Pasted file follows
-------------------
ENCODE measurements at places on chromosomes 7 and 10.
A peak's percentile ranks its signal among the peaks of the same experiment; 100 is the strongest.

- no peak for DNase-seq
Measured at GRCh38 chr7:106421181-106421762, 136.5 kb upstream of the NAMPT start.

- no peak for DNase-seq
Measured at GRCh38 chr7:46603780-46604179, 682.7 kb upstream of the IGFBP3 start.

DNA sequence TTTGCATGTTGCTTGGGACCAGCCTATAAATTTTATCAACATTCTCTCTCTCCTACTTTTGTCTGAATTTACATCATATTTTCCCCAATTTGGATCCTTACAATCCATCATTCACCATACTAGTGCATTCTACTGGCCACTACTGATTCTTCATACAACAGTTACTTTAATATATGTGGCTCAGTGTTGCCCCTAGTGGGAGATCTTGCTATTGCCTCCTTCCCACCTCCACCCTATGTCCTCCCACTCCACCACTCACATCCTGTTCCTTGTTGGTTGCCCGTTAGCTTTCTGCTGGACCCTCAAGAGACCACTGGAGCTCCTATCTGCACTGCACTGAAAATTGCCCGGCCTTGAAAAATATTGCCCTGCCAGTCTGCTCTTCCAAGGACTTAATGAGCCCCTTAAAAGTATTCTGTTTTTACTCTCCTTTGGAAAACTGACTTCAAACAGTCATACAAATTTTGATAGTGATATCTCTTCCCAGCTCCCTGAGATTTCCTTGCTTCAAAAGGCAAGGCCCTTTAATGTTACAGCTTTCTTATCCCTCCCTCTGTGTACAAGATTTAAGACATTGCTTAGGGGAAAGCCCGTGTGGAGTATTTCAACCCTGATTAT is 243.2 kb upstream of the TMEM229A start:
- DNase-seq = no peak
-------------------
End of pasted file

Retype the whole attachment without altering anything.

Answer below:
ENCODE measurements at places on chromosomes 7 and 10.
A peak's percentile ranks its signal among the peaks of the same experiment; 100 is the strongest.

- no peak for DNase-seq
Measured at GRCh38 chr7:106421181-106421762, 136.5 kb upstream of the NAMPT start.

- no peak for DNase-seq
Measured at GRCh38 chr7:46603780-46604179, 682.7 kb upstream of the IGFBP3 start.

DNA sequence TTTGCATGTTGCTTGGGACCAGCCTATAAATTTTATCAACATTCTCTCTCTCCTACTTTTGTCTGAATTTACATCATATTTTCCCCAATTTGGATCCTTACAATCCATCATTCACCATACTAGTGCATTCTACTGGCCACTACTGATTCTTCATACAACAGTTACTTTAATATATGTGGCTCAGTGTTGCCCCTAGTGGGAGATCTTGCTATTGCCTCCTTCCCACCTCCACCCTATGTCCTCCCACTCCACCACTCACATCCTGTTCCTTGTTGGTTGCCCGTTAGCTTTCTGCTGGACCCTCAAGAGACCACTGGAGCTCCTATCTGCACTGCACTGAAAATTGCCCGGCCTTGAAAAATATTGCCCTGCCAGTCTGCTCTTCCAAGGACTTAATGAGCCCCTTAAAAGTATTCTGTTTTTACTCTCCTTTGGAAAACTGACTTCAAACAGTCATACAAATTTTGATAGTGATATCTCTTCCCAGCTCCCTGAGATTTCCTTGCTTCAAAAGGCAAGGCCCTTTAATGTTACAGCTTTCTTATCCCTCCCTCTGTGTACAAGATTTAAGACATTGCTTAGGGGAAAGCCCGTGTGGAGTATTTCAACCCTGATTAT is 243.2 kb upstream of the TMEM229A start:
- DNase-seq = no peak